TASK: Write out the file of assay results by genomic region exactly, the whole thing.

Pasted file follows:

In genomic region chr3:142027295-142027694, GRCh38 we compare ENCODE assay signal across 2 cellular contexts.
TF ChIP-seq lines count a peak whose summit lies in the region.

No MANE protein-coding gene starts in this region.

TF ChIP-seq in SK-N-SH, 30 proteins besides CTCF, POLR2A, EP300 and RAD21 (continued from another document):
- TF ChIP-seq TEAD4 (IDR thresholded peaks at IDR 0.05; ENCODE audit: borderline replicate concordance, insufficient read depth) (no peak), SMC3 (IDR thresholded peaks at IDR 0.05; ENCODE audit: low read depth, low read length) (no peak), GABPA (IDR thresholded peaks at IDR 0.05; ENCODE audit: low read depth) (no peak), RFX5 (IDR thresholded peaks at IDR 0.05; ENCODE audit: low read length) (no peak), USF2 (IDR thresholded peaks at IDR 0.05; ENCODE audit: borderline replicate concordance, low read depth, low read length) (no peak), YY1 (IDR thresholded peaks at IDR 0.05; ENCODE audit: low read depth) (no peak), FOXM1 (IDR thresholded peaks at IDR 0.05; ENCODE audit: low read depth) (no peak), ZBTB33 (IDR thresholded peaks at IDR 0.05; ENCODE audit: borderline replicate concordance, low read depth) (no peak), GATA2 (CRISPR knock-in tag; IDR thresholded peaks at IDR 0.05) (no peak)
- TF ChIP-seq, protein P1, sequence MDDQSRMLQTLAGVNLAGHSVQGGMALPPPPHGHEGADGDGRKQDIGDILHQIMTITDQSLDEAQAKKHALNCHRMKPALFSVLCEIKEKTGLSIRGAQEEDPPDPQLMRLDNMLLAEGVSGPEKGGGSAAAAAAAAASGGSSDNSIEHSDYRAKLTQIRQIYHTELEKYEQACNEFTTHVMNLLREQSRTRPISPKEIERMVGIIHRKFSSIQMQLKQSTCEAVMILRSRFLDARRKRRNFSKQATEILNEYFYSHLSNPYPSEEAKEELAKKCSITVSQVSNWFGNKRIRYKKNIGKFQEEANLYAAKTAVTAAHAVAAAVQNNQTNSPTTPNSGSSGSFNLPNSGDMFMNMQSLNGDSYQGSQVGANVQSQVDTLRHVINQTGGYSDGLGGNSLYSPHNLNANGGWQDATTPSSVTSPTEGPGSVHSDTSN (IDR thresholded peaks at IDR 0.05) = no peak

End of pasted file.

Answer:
In genomic region chr3:142027295-142027694, GRCh38 we compare ENCODE assay signal across 2 cellular contexts.
TF ChIP-seq lines count a peak whose summit lies in the region.

No MANE protein-coding gene starts in this region.

TF ChIP-seq in SK-N-SH, 30 proteins besides CTCF, POLR2A, EP300 and RAD21 (continued from another document):
- TF ChIP-seq TEAD4 (IDR thresholded peaks at IDR 0.05; ENCODE audit: borderline replicate concordance, insufficient read depth) (no peak), SMC3 (IDR thresholded peaks at IDR 0.05; ENCODE audit: low read depth, low read length) (no peak), GABPA (IDR thresholded peaks at IDR 0.05; ENCODE audit: low read depth) (no peak), RFX5 (IDR thresholded peaks at IDR 0.05; ENCODE audit: low read length) (no peak), USF2 (IDR thresholded peaks at IDR 0.05; ENCODE audit: borderline replicate concordance, low read depth, low read length) (no peak), YY1 (IDR thresholded peaks at IDR 0.05; ENCODE audit: low read depth) (no peak), FOXM1 (IDR thresholded peaks at IDR 0.05; ENCODE audit: low read depth) (no peak), ZBTB33 (IDR thresholded peaks at IDR 0.05; ENCODE audit: borderline replicate concordance, low read depth) (no peak), GATA2 (CRISPR knock-in tag; IDR thresholded peaks at IDR 0.05) (no peak)
- TF ChIP-seq, protein P1, sequence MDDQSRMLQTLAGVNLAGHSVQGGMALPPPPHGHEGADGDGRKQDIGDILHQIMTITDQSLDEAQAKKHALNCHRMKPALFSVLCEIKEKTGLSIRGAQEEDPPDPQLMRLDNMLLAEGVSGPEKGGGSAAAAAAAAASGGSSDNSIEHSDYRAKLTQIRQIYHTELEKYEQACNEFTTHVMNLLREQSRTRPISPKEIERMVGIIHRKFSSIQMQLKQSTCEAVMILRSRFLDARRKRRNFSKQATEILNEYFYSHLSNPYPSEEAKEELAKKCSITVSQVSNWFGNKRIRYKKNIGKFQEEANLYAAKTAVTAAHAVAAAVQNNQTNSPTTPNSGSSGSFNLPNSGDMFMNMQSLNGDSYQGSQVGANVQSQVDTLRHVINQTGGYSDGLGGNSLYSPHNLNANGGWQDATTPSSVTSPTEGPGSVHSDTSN (IDR thresholded peaks at IDR 0.05) = no peak